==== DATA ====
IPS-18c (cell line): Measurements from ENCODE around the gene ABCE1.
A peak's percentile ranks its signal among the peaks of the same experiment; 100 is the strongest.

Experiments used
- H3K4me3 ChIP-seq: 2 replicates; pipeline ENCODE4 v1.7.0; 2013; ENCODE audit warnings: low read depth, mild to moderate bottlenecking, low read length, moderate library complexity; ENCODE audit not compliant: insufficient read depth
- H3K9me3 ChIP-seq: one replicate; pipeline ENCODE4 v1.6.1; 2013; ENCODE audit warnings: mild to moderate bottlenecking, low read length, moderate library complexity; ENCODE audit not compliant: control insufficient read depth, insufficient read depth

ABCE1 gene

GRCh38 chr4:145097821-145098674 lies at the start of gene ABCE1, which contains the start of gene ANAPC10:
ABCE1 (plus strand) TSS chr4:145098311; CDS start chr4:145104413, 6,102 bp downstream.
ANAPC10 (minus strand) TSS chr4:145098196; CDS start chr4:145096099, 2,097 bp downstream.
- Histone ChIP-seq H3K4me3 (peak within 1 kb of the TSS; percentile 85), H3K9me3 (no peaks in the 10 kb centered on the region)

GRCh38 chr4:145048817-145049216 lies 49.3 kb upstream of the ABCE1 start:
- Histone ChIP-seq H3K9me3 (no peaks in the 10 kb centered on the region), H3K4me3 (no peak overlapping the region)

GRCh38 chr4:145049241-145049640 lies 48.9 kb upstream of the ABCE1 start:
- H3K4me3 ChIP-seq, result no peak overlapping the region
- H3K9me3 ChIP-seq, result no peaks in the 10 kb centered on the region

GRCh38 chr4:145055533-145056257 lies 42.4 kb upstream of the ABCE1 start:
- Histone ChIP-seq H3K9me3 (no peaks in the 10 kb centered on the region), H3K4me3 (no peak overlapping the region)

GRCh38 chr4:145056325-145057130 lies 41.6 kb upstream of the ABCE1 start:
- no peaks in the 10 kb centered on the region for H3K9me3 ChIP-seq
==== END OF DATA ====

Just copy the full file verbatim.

IPS-18c (cell line): Measurements from ENCODE around the gene ABCE1.
A peak's percentile ranks its signal among the peaks of the same experiment; 100 is the strongest.

Experiments used
- H3K4me3 ChIP-seq: 2 replicates; pipeline ENCODE4 v1.7.0; 2013; ENCODE audit warnings: low read depth, mild to moderate bottlenecking, low read length, moderate library complexity; ENCODE audit not compliant: insufficient read depth
- H3K9me3 ChIP-seq: one replicate; pipeline ENCODE4 v1.6.1; 2013; ENCODE audit warnings: mild to moderate bottlenecking, low read length, moderate library complexity; ENCODE audit not compliant: control insufficient read depth, insufficient read depth

ABCE1 gene

GRCh38 chr4:145097821-145098674 lies at the start of gene ABCE1, which contains the start of gene ANAPC10:
ABCE1 (plus strand) TSS chr4:145098311; CDS start chr4:145104413, 6,102 bp downstream.
ANAPC10 (minus strand) TSS chr4:145098196; CDS start chr4:145096099, 2,097 bp downstream.
- Histone ChIP-seq H3K4me3 (peak within 1 kb of the TSS; percentile 85), H3K9me3 (no peaks in the 10 kb centered on the region)

GRCh38 chr4:145048817-145049216 lies 49.3 kb upstream of the ABCE1 start:
- Histone ChIP-seq H3K9me3 (no peaks in the 10 kb centered on the region), H3K4me3 (no peak overlapping the region)

GRCh38 chr4:145049241-145049640 lies 48.9 kb upstream of the ABCE1 start:
- H3K4me3 ChIP-seq, result no peak overlapping the region
- H3K9me3 ChIP-seq, result no peaks in the 10 kb centered on the region

GRCh38 chr4:145055533-145056257 lies 42.4 kb upstream of the ABCE1 start:
- Histone ChIP-seq H3K9me3 (no peaks in the 10 kb centered on the region), H3K4me3 (no peak overlapping the region)

GRCh38 chr4:145056325-145057130 lies 41.6 kb upstream of the ABCE1 start:
- no peaks in the 10 kb centered on the region for H3K9me3 ChIP-seq